Dan Pallotta’s provocative TED Talk has received a lot of attention in philanthropic circles. Since seeing the video and sharing it with friends and colleagues, I’ve had several conversations with non-profit leaders who see Pallotta’s thesis as a breakthrough because it challenges so many long-held beliefs about what charitable work should look like. But others have pushed back a bit, particularly on the topic of non-profit overhead.
Over the course of 20 years, I’ve seen many examples of charities ratcheting down their administrative and fund-raising expenses to levels that make it difficult to operate and impossible to grow. And it’s common for donors to look at financial ratios as a key indicator of how well managed an organization is. Consider that most of the charity evaluation entities use these ratios as their primary indicator in calculating their scores. To my knowledge, none look at social benefit and program outcomes. But, to Mr. Pallotta’s point, should financial ratios serve as the primary lens through which we view the worthiness — or effectiveness — of a charity’s work?
A charity cannot be evaluated using the same method one would incorporate to evaluate a mutual fund. The outputs are different. It’s perfectly reasonable to judge a financial instrument based on ratios and financial performance, where “performance” is obviously profit. But with charities, the output is not cash. The output is progress. And that is the metric that gets very little — if any — attention from those keeping score. (Click here to read Clara Miller’s article on this key difference.)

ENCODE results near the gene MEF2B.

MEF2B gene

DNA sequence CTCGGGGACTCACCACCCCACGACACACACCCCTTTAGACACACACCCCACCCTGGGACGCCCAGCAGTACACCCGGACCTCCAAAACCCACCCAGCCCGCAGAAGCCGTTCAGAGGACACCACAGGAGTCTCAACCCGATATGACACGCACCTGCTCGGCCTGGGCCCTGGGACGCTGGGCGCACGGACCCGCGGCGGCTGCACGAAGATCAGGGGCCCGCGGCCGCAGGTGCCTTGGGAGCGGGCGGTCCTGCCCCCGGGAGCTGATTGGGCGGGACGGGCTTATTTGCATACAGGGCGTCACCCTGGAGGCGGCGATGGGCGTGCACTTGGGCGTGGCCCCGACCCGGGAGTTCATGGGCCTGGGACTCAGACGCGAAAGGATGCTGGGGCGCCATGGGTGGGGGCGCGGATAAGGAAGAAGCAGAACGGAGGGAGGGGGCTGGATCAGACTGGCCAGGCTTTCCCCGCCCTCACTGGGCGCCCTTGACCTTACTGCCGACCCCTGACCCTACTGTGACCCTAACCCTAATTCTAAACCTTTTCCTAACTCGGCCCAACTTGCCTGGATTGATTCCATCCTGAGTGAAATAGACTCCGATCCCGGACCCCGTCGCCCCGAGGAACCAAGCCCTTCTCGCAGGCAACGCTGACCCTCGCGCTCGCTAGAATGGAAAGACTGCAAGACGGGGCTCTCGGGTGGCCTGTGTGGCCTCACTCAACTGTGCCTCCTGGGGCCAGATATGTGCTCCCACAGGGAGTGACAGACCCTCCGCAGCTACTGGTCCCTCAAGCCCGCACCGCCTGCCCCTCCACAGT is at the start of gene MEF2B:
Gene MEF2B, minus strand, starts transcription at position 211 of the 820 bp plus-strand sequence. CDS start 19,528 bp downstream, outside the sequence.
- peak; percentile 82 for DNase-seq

For years, I recognized that — as a fund-raiser — my department and I were all part of the “overhead.” And I’d be lying if I didn’t confess that it sometimes gave me a bit of a complex. It look many years, and many conversations on the topic, to finally reconcile the issue in my head. You might assume that given my profession I would be the first to defend any dollars spent in growing revenue. But long before Charity Navigator, Guidestar, and other charity rating organizations even existed, the standards were already very high with respect to controlling administrative and fund-raising costs. My personal breakthrough on the topic came when I needed to advise staff on how to respond to questions on the subject. It went something like this…
“Everything we do, every person we help, and every success we realize depends on the basic elements of this organization. Nothing is possible without our people (salaries), systems (technology), administration (human resources, management, accounting) and infrastructure (facilities, vehicles). On its face, it may not seem like a very compelling place to direct your philanthropic dollars. But if a donor understands that our ‘overhead’ is truly the foundation upon which every meaningful thing we do is built, suddenly it becomes a very wise place to invest a gift.”
For me, that is Mr. Pallota’s point, and the reason his presentation resonated with me so much. My inspiration over the course of my career has been driven by dreams and aspirations around making things better for those in need. And my experiences with donors have shown me that they are inspired to give for the same reasons. That’s not to say that charities shouldn’t be prudent stewards of every dollar given to them, or that donors don’t have a right to expect non-profits to manage their resources wisely. But it’s important to remember that none of us are inspired to act or give based on financial ratios. For charities to succeed in solving problems, we need to, in Mr. Pallota’s words, “ask about the scale of their dreams.” After all, those dreams belong to all of us.